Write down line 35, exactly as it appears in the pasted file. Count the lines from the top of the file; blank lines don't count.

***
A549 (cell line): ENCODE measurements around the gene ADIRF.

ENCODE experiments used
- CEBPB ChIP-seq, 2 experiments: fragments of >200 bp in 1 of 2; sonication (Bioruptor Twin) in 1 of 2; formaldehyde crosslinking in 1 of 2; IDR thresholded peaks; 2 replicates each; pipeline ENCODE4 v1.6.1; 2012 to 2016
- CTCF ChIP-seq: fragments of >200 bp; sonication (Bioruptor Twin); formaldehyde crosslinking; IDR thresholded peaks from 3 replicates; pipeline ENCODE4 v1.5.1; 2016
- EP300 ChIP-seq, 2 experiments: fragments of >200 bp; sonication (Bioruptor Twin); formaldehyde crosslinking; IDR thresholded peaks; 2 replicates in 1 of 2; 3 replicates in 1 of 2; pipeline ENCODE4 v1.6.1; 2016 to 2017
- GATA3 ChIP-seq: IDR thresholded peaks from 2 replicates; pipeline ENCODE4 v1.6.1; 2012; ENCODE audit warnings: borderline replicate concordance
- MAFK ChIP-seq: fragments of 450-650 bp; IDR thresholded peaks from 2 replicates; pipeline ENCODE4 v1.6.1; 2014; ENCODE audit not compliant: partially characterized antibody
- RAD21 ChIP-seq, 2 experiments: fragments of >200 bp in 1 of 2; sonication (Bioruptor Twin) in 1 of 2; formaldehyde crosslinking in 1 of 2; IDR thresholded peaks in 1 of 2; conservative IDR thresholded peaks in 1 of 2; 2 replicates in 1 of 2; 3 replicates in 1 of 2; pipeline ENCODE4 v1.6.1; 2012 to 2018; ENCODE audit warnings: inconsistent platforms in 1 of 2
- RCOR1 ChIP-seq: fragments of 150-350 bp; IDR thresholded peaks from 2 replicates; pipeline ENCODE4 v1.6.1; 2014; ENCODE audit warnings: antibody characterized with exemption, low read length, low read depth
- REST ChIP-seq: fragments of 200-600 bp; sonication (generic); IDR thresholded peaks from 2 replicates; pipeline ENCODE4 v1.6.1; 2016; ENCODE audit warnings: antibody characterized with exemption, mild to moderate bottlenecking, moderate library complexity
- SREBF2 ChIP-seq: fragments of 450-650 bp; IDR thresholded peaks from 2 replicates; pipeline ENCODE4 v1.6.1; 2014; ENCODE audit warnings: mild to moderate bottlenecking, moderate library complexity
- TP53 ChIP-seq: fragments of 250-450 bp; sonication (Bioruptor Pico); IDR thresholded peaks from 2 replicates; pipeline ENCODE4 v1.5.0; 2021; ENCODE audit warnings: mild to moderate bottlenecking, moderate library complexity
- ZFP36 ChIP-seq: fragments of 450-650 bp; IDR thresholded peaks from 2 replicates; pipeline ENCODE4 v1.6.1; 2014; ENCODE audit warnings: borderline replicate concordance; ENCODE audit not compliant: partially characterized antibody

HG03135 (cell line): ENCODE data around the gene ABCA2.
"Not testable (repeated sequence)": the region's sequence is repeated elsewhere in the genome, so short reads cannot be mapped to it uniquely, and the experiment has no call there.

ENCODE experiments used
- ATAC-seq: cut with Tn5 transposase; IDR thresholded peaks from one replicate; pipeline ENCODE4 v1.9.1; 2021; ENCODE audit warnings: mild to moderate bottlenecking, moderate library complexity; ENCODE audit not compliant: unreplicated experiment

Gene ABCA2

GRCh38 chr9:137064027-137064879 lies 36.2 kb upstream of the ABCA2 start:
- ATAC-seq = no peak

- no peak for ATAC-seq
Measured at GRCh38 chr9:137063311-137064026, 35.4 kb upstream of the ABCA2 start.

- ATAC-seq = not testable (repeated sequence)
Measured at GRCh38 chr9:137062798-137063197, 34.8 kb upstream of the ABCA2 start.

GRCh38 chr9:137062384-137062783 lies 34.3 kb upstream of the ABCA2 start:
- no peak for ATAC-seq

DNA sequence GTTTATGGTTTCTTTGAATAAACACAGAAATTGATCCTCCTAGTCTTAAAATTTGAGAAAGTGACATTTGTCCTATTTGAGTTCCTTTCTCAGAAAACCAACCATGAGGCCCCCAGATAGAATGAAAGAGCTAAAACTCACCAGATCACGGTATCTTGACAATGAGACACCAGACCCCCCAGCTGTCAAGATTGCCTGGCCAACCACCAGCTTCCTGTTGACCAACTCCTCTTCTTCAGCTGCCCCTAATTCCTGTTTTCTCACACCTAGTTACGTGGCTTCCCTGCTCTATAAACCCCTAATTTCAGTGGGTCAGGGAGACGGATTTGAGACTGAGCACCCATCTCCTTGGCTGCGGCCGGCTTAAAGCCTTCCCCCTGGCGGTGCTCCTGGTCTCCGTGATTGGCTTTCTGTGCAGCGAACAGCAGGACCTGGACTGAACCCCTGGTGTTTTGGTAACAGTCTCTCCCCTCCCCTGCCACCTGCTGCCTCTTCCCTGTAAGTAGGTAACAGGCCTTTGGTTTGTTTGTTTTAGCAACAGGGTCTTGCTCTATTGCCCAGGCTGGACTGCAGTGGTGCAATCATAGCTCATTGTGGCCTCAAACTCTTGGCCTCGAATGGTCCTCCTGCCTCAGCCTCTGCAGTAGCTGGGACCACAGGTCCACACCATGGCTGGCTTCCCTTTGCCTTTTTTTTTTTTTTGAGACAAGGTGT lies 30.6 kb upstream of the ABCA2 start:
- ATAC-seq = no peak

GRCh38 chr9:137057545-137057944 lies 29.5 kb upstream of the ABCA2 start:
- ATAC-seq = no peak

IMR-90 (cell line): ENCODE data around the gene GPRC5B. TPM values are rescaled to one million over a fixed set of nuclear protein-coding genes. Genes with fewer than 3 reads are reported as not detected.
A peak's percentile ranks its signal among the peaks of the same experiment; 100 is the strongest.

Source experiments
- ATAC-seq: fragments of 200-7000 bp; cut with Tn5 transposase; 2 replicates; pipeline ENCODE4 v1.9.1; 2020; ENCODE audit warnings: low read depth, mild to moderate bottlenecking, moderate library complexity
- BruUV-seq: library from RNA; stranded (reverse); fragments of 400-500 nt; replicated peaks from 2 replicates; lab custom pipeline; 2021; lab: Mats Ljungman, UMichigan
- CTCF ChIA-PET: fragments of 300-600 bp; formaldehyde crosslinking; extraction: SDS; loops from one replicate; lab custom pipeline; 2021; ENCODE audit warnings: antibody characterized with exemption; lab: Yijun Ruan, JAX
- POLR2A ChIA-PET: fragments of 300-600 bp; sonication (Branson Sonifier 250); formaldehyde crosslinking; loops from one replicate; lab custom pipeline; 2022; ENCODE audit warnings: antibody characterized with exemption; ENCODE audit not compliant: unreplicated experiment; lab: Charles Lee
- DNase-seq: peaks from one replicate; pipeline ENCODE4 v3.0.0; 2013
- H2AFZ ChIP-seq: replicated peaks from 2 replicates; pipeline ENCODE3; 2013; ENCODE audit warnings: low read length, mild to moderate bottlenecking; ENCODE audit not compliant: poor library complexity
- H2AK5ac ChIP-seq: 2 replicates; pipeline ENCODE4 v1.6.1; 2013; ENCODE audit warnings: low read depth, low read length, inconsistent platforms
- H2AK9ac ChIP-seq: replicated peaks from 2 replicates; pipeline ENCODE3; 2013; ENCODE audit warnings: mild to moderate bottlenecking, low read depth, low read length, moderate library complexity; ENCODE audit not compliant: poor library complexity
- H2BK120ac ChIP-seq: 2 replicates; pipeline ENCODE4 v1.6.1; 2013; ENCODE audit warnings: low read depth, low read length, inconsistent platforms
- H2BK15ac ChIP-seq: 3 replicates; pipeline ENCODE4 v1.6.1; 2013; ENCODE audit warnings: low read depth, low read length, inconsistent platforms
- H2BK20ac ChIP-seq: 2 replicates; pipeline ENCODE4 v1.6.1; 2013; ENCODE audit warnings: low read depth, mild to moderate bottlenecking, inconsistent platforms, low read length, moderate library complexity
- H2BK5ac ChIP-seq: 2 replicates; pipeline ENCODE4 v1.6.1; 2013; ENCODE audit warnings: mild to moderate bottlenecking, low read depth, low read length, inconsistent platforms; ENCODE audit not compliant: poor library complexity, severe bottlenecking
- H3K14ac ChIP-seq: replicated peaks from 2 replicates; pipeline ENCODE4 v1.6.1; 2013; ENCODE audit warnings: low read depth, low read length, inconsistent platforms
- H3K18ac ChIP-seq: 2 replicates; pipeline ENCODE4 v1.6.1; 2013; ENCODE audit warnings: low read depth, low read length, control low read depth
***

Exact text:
- BruUV-seq: library from RNA; stranded (reverse); fragments of 400-500 nt; replicated peaks from 2 replicates; lab custom pipeline; 2021; lab: Mats Ljungman, UMichigan